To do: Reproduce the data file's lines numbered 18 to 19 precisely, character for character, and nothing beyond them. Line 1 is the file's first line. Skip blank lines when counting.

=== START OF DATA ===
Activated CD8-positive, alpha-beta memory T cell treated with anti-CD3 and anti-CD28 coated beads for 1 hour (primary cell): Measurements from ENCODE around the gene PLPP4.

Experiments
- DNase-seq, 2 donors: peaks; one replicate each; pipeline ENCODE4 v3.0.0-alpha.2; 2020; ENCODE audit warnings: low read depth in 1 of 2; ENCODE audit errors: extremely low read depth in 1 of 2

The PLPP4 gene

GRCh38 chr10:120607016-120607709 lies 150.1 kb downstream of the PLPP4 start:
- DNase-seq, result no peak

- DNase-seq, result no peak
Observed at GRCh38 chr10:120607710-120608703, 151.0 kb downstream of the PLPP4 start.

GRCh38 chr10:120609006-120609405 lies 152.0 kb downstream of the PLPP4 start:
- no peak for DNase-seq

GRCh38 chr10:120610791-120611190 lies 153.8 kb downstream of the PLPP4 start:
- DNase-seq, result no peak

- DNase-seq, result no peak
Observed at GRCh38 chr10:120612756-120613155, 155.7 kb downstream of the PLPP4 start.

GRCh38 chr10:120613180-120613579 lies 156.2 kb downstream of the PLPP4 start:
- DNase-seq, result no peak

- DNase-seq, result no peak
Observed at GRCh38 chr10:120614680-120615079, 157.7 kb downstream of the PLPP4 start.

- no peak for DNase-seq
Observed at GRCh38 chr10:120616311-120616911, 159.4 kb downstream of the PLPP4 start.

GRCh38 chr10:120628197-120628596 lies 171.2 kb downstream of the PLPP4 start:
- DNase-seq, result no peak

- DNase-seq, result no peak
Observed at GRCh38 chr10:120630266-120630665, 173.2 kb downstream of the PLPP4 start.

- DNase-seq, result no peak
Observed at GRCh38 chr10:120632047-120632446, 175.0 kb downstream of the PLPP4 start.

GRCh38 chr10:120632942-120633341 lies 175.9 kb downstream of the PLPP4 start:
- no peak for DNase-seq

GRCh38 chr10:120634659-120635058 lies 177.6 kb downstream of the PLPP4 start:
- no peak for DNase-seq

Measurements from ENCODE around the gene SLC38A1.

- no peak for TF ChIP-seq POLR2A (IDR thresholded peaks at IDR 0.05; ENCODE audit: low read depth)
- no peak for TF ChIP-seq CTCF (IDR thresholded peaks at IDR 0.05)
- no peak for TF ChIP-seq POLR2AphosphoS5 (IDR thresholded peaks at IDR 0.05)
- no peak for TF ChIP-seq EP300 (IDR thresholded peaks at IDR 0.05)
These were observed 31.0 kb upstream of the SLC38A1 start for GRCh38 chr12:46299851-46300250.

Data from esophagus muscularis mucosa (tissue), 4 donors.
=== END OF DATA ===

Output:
Observed at GRCh38 chr10:120614680-120615079, 157.7 kb downstream of the PLPP4 start.

- no peak for DNase-seq